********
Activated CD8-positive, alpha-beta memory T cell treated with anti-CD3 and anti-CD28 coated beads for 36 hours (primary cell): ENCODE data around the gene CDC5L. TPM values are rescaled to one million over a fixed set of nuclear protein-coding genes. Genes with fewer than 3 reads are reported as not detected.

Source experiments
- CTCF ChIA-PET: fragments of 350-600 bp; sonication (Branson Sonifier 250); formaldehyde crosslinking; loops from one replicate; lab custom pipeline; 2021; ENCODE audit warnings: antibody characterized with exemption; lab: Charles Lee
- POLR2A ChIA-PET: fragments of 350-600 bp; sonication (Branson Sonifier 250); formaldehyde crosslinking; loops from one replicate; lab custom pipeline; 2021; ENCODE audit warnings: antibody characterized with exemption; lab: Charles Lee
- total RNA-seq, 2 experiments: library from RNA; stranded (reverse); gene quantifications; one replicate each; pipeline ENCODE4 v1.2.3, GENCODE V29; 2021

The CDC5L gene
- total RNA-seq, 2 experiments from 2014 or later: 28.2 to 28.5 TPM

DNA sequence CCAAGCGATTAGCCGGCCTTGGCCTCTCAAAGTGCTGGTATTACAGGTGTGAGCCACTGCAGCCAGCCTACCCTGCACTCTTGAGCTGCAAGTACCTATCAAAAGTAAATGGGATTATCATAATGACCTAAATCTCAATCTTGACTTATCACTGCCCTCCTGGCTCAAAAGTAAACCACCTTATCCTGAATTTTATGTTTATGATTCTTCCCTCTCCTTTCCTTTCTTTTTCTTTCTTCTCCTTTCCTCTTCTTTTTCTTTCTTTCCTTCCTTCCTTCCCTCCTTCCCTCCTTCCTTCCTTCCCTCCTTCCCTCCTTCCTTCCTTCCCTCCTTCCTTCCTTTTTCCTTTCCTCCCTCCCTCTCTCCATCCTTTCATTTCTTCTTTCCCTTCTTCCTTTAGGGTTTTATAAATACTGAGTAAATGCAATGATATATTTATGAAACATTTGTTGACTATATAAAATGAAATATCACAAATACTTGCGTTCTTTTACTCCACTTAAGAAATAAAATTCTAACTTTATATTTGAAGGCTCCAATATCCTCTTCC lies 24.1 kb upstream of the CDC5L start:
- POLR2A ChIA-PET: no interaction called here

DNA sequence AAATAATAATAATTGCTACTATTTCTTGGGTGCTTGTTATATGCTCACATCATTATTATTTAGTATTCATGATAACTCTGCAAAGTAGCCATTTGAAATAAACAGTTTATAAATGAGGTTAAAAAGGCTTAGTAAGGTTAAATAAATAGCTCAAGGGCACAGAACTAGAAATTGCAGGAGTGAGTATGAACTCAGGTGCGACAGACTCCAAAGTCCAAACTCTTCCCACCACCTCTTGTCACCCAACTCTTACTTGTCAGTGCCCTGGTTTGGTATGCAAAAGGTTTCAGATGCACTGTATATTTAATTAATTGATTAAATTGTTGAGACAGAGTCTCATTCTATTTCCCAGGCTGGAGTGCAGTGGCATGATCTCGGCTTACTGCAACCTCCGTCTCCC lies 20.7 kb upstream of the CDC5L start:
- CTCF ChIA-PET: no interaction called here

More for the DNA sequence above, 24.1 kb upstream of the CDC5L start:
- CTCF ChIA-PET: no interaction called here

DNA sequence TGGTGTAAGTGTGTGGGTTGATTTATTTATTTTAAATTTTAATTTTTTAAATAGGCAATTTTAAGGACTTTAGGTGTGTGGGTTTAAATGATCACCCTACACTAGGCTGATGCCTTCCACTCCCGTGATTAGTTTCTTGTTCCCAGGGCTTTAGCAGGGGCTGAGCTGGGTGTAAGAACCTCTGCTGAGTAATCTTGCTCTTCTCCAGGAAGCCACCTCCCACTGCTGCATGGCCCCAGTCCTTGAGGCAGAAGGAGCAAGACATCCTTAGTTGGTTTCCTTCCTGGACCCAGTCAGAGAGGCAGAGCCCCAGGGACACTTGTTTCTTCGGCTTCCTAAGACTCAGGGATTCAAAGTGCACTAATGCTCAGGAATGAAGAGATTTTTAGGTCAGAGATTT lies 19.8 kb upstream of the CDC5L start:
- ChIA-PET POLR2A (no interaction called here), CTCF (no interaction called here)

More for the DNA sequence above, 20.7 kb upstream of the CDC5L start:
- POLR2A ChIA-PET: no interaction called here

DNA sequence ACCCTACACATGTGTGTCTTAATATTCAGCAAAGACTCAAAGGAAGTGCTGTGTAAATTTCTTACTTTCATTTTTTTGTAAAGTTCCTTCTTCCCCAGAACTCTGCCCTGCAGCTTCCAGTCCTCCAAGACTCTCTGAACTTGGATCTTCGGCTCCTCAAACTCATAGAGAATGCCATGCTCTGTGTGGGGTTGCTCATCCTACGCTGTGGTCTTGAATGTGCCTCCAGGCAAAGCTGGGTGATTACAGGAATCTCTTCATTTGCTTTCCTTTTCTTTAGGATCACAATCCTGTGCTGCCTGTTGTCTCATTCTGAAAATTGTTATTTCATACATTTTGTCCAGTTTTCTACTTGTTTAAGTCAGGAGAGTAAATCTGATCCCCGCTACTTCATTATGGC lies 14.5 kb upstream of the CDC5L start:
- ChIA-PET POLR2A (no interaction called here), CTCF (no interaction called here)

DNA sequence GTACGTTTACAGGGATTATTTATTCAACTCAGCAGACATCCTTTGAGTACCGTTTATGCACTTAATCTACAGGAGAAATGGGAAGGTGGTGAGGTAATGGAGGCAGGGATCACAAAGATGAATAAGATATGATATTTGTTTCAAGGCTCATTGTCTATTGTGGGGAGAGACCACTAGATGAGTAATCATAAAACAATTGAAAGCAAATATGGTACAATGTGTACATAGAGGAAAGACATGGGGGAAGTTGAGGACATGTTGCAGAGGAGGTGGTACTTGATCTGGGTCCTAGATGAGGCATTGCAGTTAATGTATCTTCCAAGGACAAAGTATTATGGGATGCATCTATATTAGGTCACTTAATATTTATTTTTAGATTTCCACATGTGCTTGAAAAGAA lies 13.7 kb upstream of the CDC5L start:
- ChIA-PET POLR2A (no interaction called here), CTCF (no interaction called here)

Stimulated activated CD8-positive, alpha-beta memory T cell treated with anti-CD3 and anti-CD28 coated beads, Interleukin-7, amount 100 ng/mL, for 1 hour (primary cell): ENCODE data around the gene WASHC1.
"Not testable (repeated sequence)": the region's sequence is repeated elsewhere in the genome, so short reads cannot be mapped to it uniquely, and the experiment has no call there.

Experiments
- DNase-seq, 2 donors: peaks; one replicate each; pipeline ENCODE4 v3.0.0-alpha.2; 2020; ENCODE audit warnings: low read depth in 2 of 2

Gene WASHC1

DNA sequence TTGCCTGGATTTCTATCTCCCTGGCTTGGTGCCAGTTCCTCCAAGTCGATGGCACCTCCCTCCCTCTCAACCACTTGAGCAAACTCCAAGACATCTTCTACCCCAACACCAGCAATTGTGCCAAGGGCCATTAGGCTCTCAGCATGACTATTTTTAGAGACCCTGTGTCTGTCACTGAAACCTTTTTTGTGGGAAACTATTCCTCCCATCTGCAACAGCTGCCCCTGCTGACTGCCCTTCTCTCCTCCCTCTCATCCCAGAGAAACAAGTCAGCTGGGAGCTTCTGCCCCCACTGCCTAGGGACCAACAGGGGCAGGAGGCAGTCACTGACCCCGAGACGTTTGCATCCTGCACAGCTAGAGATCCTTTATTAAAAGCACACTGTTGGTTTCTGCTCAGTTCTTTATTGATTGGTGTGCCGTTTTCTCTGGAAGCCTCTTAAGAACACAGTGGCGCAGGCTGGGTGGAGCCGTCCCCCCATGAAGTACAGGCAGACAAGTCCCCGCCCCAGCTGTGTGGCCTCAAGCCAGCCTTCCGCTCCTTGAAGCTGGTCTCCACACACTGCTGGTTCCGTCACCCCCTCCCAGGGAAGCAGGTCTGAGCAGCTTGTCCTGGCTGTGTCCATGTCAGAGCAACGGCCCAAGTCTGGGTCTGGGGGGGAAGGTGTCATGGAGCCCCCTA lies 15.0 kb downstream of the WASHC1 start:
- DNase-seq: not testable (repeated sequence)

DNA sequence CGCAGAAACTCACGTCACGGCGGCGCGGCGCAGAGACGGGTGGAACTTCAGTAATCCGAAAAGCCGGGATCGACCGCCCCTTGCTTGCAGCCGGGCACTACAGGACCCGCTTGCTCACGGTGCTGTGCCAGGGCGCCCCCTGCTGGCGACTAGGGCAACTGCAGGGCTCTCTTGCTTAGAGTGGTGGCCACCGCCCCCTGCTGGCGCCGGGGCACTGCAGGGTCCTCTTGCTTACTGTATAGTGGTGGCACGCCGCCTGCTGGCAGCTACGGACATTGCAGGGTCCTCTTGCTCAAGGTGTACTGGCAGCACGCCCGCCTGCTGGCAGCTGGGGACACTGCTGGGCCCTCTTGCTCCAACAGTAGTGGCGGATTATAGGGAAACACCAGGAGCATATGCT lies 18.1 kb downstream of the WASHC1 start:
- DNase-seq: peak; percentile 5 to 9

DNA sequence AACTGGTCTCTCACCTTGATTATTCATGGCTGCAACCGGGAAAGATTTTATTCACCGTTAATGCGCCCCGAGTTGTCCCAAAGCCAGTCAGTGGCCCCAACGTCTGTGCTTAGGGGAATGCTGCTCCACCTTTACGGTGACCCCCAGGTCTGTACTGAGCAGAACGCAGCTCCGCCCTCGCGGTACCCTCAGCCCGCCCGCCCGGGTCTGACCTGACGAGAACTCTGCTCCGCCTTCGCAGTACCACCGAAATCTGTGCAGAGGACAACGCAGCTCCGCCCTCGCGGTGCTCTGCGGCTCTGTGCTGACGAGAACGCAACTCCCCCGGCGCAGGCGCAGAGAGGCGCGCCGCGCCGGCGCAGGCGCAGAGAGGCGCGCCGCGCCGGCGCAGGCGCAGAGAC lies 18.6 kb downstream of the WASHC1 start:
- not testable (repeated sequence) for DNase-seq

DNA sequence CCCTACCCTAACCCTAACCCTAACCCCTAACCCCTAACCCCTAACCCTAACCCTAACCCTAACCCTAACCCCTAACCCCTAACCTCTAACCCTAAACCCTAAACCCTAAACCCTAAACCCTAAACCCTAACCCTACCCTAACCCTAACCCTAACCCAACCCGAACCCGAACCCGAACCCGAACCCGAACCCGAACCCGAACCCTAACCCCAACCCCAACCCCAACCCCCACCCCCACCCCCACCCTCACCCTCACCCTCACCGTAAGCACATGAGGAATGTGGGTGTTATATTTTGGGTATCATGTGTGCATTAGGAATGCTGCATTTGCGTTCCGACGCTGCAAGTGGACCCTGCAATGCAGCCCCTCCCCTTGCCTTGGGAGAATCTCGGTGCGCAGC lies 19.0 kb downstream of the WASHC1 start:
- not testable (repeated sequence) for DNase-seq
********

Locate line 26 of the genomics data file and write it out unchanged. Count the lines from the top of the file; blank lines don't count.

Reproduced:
Gene WASHC1